So, what is the road ahead on this front?

The FM (Finance Minister) has talked about consolidation – we need only 7-8 large banks, as there are too many banks. I think, from the government’s perspective, will they be willing to look at allowing some of us to go and get a government bank? I have no idea on that thought process.

In some cases, the RBI and the government have done that, but it’s not going to be easy. I think, the first step the government will do is continue to merge banks (like Vijaya Bank and Dena Bank are getting merged with Bank of Baroda). Let’s see. We are hoping, but it’s not going to be an easy acquisition...If the right one comes about at the right price, and we can get our arms around some of their asset issues in a clear way, we should be willing to look at it.

Axis has been the third-largest private sector lender for a long time? What is your dream?

I did not come here and appear for the interview to remain No 3. Let me put it that way.

My ambition was not to take this job and move into retirement...Axis Bank is a great franchise, a great platform, great set of people, great culture. We can do something with it and take it to some level.

This means we would like to improve our ranking. Now, where we can get to depends on how well we can execute it.

Does the platform and the talent pool have the capability to take it to a different level? Yes, but it will depend on how, as an organisation and management, we execute it. We will try our hardest, our plans have some ambition in it.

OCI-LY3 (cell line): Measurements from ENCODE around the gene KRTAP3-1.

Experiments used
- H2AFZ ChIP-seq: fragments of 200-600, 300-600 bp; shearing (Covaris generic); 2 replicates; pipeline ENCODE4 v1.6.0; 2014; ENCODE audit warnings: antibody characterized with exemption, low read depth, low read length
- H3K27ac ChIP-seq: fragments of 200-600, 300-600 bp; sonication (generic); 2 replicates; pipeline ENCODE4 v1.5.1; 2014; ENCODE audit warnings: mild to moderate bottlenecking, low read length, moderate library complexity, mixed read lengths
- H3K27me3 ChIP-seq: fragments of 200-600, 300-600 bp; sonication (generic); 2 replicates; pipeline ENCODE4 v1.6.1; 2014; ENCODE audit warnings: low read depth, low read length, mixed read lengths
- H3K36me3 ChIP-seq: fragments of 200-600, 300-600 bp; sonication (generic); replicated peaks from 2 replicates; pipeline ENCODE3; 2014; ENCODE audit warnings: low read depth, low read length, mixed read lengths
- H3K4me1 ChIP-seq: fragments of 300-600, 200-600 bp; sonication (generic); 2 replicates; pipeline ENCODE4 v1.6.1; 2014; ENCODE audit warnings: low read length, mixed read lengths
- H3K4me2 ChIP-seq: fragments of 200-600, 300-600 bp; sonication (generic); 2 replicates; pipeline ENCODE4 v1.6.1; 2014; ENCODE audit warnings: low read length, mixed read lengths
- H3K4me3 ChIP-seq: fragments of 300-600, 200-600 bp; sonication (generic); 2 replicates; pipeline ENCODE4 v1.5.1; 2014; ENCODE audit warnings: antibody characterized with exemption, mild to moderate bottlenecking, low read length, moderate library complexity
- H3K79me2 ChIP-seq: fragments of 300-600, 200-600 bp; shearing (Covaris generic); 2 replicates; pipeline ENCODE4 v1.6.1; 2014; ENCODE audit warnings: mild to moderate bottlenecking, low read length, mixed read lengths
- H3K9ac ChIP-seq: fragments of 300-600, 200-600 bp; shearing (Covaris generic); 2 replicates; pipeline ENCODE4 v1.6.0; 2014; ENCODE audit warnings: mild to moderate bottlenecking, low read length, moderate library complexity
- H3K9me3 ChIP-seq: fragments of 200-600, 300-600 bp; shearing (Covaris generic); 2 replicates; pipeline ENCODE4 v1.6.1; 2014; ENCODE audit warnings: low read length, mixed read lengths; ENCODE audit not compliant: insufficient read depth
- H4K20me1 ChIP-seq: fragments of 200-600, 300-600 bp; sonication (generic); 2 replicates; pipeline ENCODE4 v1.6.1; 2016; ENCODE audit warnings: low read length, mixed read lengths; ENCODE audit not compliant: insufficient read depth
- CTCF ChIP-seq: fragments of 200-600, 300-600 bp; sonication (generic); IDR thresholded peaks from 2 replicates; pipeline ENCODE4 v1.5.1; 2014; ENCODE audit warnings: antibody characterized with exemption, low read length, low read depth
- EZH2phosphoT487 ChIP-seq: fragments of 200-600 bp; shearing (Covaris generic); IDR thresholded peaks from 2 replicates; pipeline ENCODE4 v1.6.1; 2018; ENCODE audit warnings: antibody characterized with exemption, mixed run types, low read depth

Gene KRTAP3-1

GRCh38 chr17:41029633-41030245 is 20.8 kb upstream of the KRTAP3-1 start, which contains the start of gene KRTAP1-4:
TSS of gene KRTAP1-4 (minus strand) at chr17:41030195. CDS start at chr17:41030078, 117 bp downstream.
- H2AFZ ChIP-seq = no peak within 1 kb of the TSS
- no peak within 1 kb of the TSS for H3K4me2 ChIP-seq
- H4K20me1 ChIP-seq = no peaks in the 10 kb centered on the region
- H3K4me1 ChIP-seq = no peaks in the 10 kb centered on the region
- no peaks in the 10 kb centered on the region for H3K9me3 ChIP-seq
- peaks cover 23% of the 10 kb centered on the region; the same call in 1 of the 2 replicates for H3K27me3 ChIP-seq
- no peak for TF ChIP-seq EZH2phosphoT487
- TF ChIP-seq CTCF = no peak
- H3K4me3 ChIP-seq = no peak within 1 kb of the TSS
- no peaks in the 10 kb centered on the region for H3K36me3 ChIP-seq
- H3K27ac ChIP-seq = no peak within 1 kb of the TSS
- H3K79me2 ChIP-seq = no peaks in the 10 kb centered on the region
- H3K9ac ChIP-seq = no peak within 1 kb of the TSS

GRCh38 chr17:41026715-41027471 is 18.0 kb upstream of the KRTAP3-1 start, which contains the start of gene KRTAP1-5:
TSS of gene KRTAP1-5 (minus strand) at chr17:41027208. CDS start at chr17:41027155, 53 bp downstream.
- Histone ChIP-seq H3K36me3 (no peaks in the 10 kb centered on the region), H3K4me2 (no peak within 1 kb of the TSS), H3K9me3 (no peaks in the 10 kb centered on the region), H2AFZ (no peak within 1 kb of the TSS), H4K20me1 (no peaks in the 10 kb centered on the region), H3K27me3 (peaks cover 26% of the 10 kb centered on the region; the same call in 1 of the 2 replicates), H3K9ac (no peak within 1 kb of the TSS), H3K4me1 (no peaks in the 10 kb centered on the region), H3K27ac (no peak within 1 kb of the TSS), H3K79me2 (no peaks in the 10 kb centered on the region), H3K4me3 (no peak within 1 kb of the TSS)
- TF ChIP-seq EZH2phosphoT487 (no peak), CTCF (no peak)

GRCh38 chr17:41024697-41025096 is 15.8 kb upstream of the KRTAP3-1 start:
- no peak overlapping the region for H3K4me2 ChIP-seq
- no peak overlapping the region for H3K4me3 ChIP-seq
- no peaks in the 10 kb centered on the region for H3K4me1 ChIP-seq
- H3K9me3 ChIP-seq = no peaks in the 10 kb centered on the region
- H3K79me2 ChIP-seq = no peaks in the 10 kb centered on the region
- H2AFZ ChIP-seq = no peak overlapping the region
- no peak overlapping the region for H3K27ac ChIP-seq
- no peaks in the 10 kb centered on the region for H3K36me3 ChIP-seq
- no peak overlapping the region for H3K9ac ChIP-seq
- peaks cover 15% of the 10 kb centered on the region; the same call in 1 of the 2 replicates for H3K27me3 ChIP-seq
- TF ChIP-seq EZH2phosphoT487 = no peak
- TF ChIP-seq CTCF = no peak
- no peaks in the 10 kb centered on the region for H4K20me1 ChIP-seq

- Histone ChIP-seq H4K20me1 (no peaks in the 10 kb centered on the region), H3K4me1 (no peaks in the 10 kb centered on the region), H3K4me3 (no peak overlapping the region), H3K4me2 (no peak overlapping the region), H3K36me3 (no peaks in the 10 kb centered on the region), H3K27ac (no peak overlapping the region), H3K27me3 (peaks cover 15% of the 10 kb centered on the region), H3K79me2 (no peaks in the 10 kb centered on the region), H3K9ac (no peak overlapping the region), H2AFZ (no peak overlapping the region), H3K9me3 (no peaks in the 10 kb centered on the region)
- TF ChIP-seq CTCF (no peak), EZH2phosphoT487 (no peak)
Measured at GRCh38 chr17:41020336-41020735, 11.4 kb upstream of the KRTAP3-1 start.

Are there any gaps in your business that you need to fill?

There are some spaces in banking where we don’t have a presence. For example, we are not catering to the mutual fund, the broking space to the extent we should, or to the PE (private equity).

So, there is this whole segment that has very different requirements – PE, MF, brokers, FIIs (foreign institutional investors) – in terms of what their banking requirements are.

So, we need to see how we can fill that space. There are also other segments where we don’t have a presence. For example, we are not present in consumer durable financing or two-wheeler financing. As a large bank, we are present in most of the spaces.

How concerned are you about the RBI cracking the whip on banks?

The board and management do not like to see even a rupee as fine because it indicates something wrong has happened. We should be able to demonstrate, as an institution, to ourselves and the RBI, that we are fully complying or are in the process of complying with it.

The impression I get is that it is more about them getting the impression from our actions that we are serious about compliance.

The reason why this cracking of whip has happened is because they feel the level of seriousness has to go up a couple of notches…if we start listening and they start getting the feeling that we are serious about it and we are working on it, some of the pressure will come off. That is my view.

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Published on February 25, 2019